If I have a criticism of Innocent Blood then it would be that it is perhaps a touch overlong, clocking in at just shy of the two-hour mark and struggling to hold our attention during it’s drawn out middle act. However, this being a Landis picture, we are guaranteed all manner of blink-and-you’ll-miss-them cameos and here he enlists the likes of Tom Savini, Sam Raimi, Dario Argento, Frank Oz and eighties scream queen Linnea Quigley doing precisely what earned her that particular accolade. He also laces the film with the customary jet black humor and reverential nods to past classics, and this ensures we remain invested through any stuttering spells. In addition, Mac Ahlberg’s photography captures the ass end of this smoke-filled metropolis perfectly.
Don Rickles is a joy to watch as Sal’s attorney Manny and gifts us one of the film’s standout scenes as he discovers his aversion to natural sunlight a little too late for his comfort. Ultimately however, all eyes are firmly fixed on Loggia every time he graces us with his presence and his smirking eminence is simply without equal. When all is said and done, Innocent Blood has all the hallmarks of a classic Landis movie but the marriage of mobsters and vampires isn’t altogether successful. It lacks a dash of warmth and I guess that is to be expected given the world we are exposed to. Both Parillaud and LaPaglia try their darnedest to keep our pulses racing and Michael Wolk’s smart screenplay exposes our arteries but, ultimately and somewhat ironically, it lacks that decisive bite.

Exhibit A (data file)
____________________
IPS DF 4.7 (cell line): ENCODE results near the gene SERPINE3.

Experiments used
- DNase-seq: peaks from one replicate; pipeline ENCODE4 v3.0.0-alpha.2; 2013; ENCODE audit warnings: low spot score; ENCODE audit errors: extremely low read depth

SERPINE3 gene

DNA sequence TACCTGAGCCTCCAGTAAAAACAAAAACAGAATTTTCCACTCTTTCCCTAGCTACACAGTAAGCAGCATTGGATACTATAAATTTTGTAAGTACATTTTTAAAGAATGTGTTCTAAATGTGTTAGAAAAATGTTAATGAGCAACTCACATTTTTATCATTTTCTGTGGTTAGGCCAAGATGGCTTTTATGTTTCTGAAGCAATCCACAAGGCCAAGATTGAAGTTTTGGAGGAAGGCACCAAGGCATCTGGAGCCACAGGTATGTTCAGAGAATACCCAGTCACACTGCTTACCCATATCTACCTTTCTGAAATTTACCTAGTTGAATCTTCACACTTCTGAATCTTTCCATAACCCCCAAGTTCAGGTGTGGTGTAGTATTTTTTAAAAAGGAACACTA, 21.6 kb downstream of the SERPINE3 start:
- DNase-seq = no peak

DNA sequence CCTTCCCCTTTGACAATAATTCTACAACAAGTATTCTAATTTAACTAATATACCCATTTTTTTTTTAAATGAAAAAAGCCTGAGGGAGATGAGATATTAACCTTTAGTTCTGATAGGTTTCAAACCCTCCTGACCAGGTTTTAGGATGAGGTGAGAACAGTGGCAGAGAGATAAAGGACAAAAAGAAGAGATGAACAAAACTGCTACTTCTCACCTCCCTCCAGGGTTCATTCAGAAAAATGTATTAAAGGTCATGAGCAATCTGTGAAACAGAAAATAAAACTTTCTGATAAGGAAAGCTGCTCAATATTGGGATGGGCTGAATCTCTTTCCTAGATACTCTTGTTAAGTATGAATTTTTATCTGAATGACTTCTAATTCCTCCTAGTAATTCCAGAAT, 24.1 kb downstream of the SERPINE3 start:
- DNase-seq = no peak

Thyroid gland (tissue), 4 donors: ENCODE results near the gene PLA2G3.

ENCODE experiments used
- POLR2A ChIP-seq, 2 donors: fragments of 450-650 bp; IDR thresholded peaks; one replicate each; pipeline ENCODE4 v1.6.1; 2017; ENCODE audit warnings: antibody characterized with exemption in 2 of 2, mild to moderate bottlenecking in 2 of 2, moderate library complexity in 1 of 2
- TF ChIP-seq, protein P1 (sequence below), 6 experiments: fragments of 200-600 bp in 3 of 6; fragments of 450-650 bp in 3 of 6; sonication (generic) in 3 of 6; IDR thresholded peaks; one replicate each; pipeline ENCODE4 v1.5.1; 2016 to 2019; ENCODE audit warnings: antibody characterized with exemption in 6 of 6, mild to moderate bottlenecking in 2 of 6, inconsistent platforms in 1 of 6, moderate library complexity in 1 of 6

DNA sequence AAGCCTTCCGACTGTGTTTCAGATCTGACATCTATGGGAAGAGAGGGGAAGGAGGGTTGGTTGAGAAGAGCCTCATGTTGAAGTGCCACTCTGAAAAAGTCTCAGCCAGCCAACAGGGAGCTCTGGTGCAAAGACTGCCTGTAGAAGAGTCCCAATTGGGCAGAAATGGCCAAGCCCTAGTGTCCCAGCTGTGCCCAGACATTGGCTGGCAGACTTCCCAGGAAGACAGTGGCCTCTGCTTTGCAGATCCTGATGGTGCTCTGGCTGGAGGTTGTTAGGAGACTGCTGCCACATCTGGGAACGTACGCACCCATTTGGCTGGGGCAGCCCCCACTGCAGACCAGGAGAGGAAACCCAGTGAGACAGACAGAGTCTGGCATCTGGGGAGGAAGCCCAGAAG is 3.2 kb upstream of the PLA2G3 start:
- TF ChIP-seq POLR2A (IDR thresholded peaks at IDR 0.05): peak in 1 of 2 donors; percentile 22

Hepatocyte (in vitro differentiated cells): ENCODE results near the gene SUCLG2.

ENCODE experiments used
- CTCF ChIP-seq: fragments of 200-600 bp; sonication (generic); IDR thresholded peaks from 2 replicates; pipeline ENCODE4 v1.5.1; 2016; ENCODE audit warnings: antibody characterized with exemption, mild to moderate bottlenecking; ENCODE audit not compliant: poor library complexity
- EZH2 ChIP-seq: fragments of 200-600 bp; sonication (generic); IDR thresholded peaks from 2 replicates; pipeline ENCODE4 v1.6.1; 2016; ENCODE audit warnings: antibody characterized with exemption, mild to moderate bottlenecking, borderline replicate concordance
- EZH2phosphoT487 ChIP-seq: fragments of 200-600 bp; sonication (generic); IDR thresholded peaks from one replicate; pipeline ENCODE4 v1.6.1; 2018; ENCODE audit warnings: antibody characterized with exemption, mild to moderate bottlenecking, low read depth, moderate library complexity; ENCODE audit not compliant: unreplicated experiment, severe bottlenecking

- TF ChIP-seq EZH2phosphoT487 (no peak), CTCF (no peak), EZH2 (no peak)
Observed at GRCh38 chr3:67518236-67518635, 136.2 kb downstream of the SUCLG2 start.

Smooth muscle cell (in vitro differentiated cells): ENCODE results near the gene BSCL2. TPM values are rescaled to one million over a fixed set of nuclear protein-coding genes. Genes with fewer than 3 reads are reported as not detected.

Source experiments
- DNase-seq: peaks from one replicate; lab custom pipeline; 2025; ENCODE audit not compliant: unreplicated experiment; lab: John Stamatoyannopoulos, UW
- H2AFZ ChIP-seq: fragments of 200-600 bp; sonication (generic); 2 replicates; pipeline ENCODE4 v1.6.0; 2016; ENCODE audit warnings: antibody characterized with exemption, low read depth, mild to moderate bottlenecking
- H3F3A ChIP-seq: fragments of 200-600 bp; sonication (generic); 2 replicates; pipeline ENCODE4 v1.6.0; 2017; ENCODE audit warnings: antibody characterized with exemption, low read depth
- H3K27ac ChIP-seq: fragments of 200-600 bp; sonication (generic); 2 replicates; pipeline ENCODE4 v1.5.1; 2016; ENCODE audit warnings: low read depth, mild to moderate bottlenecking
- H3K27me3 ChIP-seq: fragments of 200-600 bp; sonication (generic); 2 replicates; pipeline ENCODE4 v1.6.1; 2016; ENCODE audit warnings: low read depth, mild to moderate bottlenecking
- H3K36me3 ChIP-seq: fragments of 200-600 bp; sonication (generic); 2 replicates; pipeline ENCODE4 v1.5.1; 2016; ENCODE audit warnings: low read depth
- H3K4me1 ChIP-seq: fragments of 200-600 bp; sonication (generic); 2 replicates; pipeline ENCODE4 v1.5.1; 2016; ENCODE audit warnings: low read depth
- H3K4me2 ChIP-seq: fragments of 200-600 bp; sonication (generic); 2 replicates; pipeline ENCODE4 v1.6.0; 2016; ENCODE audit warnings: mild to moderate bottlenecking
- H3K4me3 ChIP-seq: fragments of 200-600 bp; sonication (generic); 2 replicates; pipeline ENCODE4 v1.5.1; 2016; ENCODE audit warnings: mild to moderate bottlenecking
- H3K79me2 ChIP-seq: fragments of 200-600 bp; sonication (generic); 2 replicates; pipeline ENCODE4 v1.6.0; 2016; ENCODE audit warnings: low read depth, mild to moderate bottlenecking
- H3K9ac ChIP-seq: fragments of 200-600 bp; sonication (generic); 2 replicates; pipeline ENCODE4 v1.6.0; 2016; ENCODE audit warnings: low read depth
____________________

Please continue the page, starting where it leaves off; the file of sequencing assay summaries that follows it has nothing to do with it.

Crimson Quill’s Judgement: 7/10
Grue Factor: 3/5
For the Grue-Guzzlers & Pelt-Nuzzlers: Landis knows the way to our hearts and ticks many boxes in typically magnanimous fashion. Explosions, burn outs, freefall, shootouts, blood, grue and dismemberment are all on the platter and Steve Johnson’s practical effects gift wrap each visceral candy particularly well. Parillaud keeps up her end of the bargain too by dropping that linen and affording us an exclusive look at her marvellous wares. I used to donate blood regularly and perhaps if she had been the one siphoning I would have kept it up. Having said that, if she were to be naked during transfusions, there’d be precious little topside to extract.
Richard Charles Stevens
Keeper of The Crimson Quill